SALINAS, Calif. - UPDATED 2/16/17 6:00 PM: Many Central Coast restaurants and businesses participated in "A Day Without Immigrants" by keeping their doors shut.
In Watsonville, some skipped work and school to rally on one of the city's busiest streets.
The rally started at about noon and grew as the afternoon went on. Some were undocumented and some were not, but they were united in their message.
"We're here to make a statement, you know, they are not alone, we are so many" said supporter Xitlali Cabadas
Cabadas is just one of dozens of people who showed up Thursday to support "A Day Without Immigrants".
Some kids skipped school with parent's support, local workers took the day off.
Alexis Palomino and his sister, held signs with messages written specifically for President Donald Trump.
"We're here for the cause" said Palomino. "We don't want Donald Trump to deport my parents or all the Mexicans that are here."
Watsonville wasn't the only hot spot for the movement. Blocks of businesses in Salinas also joined in, including a strip mall on East Alisal Street with most of it's businesses closed in support of the cause.
"The main benefit that we get from us closing our businesses and not going to work is the unity within the immigrant community" said Salinas business owner Alicia Delena Moral.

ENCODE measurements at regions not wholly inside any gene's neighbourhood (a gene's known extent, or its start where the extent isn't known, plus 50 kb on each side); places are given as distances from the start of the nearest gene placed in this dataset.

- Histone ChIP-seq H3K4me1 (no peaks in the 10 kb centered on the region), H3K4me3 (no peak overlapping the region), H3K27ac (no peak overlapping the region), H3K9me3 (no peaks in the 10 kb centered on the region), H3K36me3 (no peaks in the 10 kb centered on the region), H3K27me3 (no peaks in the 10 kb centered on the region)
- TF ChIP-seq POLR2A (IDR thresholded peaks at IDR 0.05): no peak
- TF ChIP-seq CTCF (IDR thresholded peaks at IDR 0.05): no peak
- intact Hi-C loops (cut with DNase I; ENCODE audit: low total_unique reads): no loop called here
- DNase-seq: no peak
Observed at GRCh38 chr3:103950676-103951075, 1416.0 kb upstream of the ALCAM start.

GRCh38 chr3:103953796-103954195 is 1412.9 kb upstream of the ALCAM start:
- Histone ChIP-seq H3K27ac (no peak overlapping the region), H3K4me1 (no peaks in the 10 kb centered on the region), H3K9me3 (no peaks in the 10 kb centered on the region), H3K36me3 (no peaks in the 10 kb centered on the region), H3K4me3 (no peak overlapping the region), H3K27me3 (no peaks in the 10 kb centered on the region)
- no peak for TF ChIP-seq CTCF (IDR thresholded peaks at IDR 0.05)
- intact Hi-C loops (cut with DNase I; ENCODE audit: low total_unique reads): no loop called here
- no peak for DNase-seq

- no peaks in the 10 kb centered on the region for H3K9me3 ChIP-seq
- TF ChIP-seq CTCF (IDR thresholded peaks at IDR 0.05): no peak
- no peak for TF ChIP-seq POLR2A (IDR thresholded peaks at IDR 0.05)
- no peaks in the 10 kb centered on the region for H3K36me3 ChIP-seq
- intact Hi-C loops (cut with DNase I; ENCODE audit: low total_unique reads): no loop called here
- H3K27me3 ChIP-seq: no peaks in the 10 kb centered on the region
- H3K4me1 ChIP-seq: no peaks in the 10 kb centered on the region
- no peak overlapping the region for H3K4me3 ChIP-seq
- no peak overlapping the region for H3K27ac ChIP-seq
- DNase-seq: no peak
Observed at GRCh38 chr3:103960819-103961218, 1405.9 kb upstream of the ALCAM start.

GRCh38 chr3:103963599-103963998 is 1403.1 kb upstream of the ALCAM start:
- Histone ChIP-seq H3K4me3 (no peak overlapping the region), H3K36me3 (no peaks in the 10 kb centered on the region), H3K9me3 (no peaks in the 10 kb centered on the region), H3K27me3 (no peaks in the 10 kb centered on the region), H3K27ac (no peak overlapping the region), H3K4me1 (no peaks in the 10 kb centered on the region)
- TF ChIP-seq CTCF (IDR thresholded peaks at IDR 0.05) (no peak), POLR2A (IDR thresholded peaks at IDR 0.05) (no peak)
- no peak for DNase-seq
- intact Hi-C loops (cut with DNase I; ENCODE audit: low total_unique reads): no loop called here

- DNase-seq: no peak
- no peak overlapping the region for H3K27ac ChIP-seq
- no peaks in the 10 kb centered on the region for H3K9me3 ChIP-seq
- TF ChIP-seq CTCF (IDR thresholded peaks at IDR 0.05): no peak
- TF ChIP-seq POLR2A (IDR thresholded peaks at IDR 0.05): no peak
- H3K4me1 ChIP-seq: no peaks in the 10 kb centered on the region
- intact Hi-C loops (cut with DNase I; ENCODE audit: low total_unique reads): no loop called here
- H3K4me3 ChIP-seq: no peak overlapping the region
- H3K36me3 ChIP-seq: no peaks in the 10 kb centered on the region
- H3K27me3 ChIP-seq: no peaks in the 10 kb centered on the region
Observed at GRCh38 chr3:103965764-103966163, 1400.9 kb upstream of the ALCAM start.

Unity that Xitlali says is crucial for a cause she believes in.
"If we all take a stand together, it makes a huge statement and if all undocumented immigrants and people who support them take a stand in this nation, it makes a big difference." said Xitlali Cabadas.
PREVIOUS STORY: The Salinas City Elementary School District, or SCESD, is informing parents about the nationwide movement to go “on strike” from work, school and other engagements on Thursday.
The strike is in opposition to recent moves regarding immigration by the Donald Trump administration.
Superintendent Martha Martinez said the district recognizes and respects the value of immigrants, adding that a recent resolution was passed declaring SCESD a “safe haven” for immigrants.
But administration officials encouraged parents to keep their children in school, saying that all absences related the event will be treated as unexcused.
Officials asked parents to consider other alternatives to the protest, such as having children wear yellow to demonstrate support of the national protest.
Rico said sending children to school wearing yellow will show that students and families are supportive of immigrants’ rights.
An immigration forum is scheduled from 6 to 8 p.m. Feb. 23 at Jesse G. Sánchez School.
The forum will be held in Spanish with English translation available.
Attending the forum will be police Chief Adele Fresé, councilmembers and other city leaders.